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Ween Audio CD
4.6 out of 5 stars  See all reviews (79 customer reviews)
Price: CDN$ 31.77
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Only 1 left in stock.
Ships from and sold by Vanderbilt CA.

Frequently Bought Together

Customers buy this album with Chocolate and Cheese CDN$ 15.25

Quebec + Chocolate and Cheese
Price For Both: CDN$ 47.02

These items are shipped from and sold by different sellers. Show details

  • This item: Quebec

    In Stock.
    Ships from and sold by Vanderbilt CA.
    CDN$ 3.49 shipping.

  • Chocolate and Cheese

    In Stock.
    Ships from and sold by Amazon.ca.
    FREE Shipping on orders over CDN$ CDN$ 25. Details

Customers Who Bought This Item Also Bought

Product Details

1. It's Gonna Be A Long Night
2. Among His Tribe
3. Tried and True
4. So Many People In The Neighborhood
5. Captain
6. Hey There Fancy Pants
7. Happy Colored Marbles
8. I Don't Want It
9. Chocolate Town
10. Transdermal Celebration
11. The Fucked Jam
12. Zoloft
13. The Argus
14. If You Could Save Yourself (You'd Save Us All)
15. Alcan Road

Product Description


How does one encapsulate the mischievous musical conceits of Aaron Freeman and Mickey Melchiondo, aka Gene and Dean Ween? Infinitely less self-conscious than the smirky They Might Be Giants, yet possessed of a downright Zappa-esque sense of the perverse, Ween returns here from the problematic, if illusory, mainstreaming that characterized 2000's White Pepper to embrace an artistic tack that seems as focused as an errant cluster bomb. While eclecticism for its own sake has often yielded painful self-indulgence, G&D's is sublime enough to seem virtually pre-conscious. The white-trash thrash of "It's Gonna Be a Long Night" dispenses with the expected parody quotient early on, shrewdly clearing the stage for moody doses of psychedelia that are variously driving ("Transdermal Celebration"), dirgy ("Among His Tribe"), and languorously eerie ("Captain"). But, perhaps conscious of reputations to be maintained, those dreamy, chem-friendly spells are variously broken by the perfect '70s country-pop of "Chocolate Town," the pocket epic "The Argus," and tracks that somehow recall both Captain Beefheart and their own haphazard side-career scoring cartoons and other TV fare. There's something here for everyone, to be sure--but closer to Ween's antic hearts, something to annoy everyone as well. --Jerry McCulley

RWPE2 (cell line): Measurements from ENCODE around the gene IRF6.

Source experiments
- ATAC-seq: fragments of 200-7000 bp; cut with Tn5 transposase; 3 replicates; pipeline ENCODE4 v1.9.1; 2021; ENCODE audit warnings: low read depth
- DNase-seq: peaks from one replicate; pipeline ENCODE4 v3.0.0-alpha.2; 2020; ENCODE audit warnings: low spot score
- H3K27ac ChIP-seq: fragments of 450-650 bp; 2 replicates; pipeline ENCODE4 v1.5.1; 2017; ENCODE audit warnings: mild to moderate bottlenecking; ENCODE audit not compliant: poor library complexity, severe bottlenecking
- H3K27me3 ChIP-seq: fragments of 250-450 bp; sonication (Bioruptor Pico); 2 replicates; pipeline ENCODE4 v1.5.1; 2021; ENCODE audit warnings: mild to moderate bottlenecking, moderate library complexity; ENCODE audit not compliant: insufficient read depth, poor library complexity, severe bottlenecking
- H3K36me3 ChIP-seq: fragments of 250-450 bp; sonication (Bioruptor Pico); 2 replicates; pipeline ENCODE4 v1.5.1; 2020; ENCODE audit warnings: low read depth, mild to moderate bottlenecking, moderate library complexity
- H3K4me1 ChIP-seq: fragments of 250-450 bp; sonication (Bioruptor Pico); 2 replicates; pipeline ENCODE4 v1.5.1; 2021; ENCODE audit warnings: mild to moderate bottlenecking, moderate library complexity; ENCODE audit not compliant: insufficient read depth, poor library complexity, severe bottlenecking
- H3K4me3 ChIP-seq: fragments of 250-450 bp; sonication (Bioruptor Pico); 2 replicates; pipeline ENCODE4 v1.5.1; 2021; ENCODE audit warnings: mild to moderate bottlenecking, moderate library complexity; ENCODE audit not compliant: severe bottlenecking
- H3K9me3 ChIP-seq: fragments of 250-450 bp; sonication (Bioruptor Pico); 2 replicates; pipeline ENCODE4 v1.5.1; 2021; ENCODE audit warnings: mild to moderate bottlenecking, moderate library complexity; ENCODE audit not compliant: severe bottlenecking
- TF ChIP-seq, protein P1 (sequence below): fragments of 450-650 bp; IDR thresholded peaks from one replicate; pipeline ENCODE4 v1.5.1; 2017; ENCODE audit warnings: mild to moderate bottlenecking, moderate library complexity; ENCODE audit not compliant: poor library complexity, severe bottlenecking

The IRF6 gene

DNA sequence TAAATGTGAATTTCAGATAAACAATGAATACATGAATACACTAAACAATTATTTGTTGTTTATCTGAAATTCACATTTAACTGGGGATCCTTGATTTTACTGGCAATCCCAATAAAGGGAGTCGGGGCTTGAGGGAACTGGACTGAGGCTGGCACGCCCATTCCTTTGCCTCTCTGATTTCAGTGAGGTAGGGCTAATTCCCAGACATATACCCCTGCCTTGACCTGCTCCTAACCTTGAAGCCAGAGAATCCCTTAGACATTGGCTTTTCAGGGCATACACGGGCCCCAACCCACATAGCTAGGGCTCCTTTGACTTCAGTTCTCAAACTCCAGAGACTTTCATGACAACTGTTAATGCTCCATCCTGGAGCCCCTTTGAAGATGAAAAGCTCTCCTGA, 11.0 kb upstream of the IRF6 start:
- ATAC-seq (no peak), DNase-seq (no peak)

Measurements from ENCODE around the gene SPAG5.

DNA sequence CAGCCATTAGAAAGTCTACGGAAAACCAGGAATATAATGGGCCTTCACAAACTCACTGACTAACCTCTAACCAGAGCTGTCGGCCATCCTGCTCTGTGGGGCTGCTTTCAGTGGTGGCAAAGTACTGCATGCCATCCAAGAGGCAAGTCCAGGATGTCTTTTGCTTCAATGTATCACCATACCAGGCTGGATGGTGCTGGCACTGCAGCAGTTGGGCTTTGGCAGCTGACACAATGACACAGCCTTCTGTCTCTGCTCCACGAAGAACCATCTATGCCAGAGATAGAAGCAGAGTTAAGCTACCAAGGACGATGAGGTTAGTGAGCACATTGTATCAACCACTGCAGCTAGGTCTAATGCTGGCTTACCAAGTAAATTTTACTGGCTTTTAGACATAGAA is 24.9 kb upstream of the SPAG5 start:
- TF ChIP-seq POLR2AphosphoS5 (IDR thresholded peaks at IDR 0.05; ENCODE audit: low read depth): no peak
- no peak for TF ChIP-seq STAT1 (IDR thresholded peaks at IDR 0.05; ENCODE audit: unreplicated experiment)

Product Description

On Ween's eighth studio album, they return to the "browner side" of things, i.e. their predilection for weirdness, both creepy and cheerful that has largely been absent since Chocolate & Cheese. Like their last studio album, White Pepper, some of the best

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Customer Reviews

Most helpful customer reviews
5.0 out of 5 stars An indescribable fantastic jouney July 13 2004
Format:Audio CD
Okay. I am in the military, and in a foreign country full of sand. One night someone handed me Quebec by Ween. I listened to it and was knocked out with fantastic music. The first song of the CD makes you think it might be a hard rock punkish grunge thing, then they take you , hook line and shrinker.
I am a fan of zappa, Steely Dan, Pink Floyd and Captain Beefheart and I can hear elements of all these groups in Ween, and at the same time, I hear complete originality... which is so so so so rare.
Get this. You won't be sorry. what a psychedilic experience.
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4.0 out of 5 stars Quebec is a weener! Ay? Jan. 18 2004
Format:Audio CD
You'll laugh because you don't want to cry. Ween prescribes wit with a dose of reality that could leave one with melancholic side effects. Much like the drug Zoloft(the 2nd track), Quebec takes a while before one can start to notice any positive effects. Do not expect immediate results. Listen to the album from start to finish, twice a day for a week, and that feeling of anguish at buying this album will quickly subside. The same can be said for most WEEN albums(12 Golden Country Hits being the exception. It's great from the giddy up.). "All good things come in good time". So kick off your loafers, loosen your tie, and put on a happy face with a trip to Quebec. (WARNING! Album may cause chronic indigestion, migraine headaches, and moose antlers.)
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4.0 out of 5 stars It is great, except..... March 16 2004
By A Customer
Format:Audio CD